There’s something about this book that gives me hope. I’m still looking for my readers, you see. I’m working hard to get my name out there, and I’m hopeful each and every month. 

I don’t think I write bad books. And I know that I’ve only been published for two years, and it takes an average of five to be ‘found’. I’m not on the brink of despair, ready to bemoan to all of you the tragically poor level of sales each month. Because I truly appreciate EACH AND EVERY PURCHASE of my books. 

Would I like to see higher numbers? Yep. Every author does. It’s approval, a pat on the back, a reminder that someone in the world thinks it’s worth reading. 

But I also see that in the months where I only get one or two books sold. This is not a sprint. Two years ago, no one knew who KateMarie Collins was. I’m a very long way from being a household name, but a few have let me into your lives by purchasing my books. For that, I am forever grateful.

BB

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Morning, everyone!

It’s a slow start in my house, but that’s fine. If anything, it helps my concentration. When all you have in the background is the sound of your fingers on the keyboard, the washing machine doing its’ thing, and the cats playing while you sip your coffee and figure out the day, it’s nice.

Then I get working on a story, or work, and the stereo comes on. Gotta have a soundtrack to my life. LOL.

So, something’s been on my mind for a few weeks now. I want to talk about responsibility today. I’m talking about what your job as an author really is. It goes far beyond writing one or more books. Here’s what the list contains, as I see it.

Writing

Editing

Public image

Marketing

As an author,I’m responsible for all of this. It’s being able to see what suggestions are valid during the editing process over throwing a fit if one word is changed. It’s being in control of my image as a author, and what information about my life I share with readers. Do you want to be seen as approachable? Likeable? Positive? Then that’s what you have to project everywhere. Online, in person, in emails. 

Reputation is everything to a writer. One bad post on FB where you lament how horrid sales were is going to bite you in the backside. Because your image takes a huge hit, and the public remembers. That reader who was following you and thinking about buying your new novel? Yeah, they’re going to remember your snarky moment and pass.

I’ve been fortunate in that a handful of new authors have come to me for advice. That’s a weird feeling, since I’ve only been published for two years! But they do that, because they see me as a success story. Why? Because I’m positive. Always looking forward, not back. Sales were bad last month? Sure, it’s possible. But why dwell on it? Why browbeat the very people who support you (your readers) for not buying more copies?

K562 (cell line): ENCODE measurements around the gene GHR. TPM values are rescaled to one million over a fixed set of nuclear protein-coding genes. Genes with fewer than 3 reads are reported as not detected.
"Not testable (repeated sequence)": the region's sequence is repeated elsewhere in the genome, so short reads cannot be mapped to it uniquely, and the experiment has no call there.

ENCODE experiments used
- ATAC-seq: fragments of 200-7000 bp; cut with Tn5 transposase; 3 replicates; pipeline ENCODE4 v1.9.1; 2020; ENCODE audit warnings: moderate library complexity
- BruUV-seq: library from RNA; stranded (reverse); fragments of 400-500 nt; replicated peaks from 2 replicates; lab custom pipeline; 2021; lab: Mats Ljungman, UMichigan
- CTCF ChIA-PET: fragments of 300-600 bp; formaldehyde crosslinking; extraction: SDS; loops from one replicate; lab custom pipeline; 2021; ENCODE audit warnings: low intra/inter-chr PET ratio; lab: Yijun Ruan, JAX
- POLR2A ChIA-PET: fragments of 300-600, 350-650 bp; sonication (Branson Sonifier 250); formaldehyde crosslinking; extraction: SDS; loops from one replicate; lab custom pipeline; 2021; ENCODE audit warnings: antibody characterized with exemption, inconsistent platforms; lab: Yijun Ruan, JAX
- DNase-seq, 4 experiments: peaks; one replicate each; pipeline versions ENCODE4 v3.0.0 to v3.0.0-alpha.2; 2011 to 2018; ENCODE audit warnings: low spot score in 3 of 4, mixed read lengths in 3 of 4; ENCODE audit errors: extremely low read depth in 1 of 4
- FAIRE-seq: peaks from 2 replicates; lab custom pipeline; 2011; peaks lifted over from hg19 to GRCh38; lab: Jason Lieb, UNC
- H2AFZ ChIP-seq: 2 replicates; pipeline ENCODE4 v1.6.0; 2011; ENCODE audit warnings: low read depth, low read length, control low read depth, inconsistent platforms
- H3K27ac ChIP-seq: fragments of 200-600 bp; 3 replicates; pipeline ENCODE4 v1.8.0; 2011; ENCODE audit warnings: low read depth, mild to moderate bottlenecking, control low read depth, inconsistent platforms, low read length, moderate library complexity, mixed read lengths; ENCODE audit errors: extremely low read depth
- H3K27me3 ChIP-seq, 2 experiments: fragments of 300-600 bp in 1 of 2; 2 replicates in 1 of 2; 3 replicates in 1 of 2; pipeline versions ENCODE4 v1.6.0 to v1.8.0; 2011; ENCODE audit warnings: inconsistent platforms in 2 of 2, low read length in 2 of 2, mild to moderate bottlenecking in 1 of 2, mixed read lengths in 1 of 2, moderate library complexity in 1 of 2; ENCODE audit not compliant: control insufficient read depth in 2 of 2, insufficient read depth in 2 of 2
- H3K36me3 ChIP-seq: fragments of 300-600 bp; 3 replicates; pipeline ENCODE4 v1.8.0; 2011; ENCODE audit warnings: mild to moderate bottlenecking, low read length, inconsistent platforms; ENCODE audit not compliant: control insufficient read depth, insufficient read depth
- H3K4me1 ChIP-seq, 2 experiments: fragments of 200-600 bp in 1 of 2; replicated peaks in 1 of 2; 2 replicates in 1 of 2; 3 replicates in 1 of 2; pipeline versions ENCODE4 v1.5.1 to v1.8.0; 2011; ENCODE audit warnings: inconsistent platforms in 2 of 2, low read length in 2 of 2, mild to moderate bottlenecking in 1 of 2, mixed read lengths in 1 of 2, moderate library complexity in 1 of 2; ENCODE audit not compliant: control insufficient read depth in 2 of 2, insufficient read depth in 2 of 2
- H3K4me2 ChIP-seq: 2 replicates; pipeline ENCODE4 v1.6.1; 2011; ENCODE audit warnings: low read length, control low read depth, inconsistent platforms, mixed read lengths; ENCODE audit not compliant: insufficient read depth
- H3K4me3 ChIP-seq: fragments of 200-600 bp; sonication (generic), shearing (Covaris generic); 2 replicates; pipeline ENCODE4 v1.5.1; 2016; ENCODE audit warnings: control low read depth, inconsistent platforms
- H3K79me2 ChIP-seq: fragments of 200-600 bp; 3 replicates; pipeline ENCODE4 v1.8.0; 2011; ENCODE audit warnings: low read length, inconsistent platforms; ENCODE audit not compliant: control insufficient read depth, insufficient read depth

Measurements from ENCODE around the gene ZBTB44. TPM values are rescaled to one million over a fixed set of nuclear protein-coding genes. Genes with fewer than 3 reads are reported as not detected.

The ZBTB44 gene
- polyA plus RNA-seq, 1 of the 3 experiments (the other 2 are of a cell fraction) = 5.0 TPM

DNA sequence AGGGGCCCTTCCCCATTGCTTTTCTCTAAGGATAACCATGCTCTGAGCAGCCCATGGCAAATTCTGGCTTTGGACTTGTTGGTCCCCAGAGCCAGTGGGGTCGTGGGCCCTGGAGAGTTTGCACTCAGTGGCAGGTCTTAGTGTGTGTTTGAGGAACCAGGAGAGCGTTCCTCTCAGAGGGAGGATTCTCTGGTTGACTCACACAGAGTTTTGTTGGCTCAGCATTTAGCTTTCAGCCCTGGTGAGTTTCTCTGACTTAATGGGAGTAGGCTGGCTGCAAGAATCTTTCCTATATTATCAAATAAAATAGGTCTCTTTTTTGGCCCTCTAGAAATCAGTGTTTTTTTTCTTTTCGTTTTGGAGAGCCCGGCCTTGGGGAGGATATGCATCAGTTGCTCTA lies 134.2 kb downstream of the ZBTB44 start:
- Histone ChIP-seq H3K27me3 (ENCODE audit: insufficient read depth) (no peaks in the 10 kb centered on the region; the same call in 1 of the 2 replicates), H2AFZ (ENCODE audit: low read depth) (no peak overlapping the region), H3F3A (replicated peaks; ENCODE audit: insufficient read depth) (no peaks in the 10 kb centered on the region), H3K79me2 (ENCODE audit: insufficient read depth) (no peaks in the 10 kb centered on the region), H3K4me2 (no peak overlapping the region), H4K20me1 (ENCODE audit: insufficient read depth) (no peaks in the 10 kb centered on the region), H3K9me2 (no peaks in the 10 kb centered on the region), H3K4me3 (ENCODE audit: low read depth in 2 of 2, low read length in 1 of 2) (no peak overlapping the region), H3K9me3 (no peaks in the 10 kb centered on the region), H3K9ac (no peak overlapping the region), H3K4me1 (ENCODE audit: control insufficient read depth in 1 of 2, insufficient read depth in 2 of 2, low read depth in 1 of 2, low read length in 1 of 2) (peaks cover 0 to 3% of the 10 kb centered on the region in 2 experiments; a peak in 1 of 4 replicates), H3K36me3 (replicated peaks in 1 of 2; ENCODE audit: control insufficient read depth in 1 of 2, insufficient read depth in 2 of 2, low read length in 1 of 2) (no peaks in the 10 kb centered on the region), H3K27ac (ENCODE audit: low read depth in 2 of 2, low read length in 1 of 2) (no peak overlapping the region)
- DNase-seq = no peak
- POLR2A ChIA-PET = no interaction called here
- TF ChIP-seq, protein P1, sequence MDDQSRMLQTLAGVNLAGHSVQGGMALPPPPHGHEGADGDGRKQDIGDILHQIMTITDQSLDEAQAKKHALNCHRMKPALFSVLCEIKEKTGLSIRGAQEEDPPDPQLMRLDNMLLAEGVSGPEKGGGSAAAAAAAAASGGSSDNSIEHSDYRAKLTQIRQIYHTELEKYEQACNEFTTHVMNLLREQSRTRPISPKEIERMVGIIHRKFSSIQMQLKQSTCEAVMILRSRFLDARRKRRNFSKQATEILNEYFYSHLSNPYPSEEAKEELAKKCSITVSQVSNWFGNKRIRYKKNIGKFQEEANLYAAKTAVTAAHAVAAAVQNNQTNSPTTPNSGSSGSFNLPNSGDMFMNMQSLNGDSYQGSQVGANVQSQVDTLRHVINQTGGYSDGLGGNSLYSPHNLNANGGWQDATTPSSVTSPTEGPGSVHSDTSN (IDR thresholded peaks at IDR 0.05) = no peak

The last on that list is marketing. Every author, from the unpublished hopeful to J.K. Rowling, has a responsibility to market their books. It is not solely the responsibility of their publisher. That’s like expecting the grocery store cashier to follow you home and unload the bags for you. 

Publishers have hundreds if not thousands of titles and authors they have to deal with. It’s not just about you and your book. Sure, your book might be the best one in their House. But until you have the draw – and sales – to rival Stephen King, don’t expect to have things handed to you on a silver platter. You’ve got 500 other writers with the same expectations, hopes, dreams, and faith in their titles around you. Throwing a hissy fit because you think it’s their job to get you reviews instead of doing it yourself is just wrong.

Letting everyone in on a not so secret part of the industry here. On average, it takes five years for an unknown/new author to go from publication/release of their first book to being ‘found’ by their readers.

5 Years.

And, in that time, the two most important things a writer can do to improve those odds is to develop that positive public face, and market the Hades out of their titles. Write, keep writing, write every day. Release more books. Spend ten minutes on FB, twenty on Twitter, write a blog, email newspapers/media outlets, check with local stores and find out if they’ll carry your book.

You simply will not get huge sales out the gate if no one knows your name or that you’re an author. Each and every sale you get for the first five years will be hard fought, and feel like a small victory. But slowly, over time, you’ll start to see the increase each month in sales. Maybe you’ll go from averaging only one or two sales a month to four or five. It’ll be there, though. 

Don’t give up. Never surrender. But stay positive and keep marketing. Because that, my friends, will earn you a solid readership base that will make for a lasting career.

BB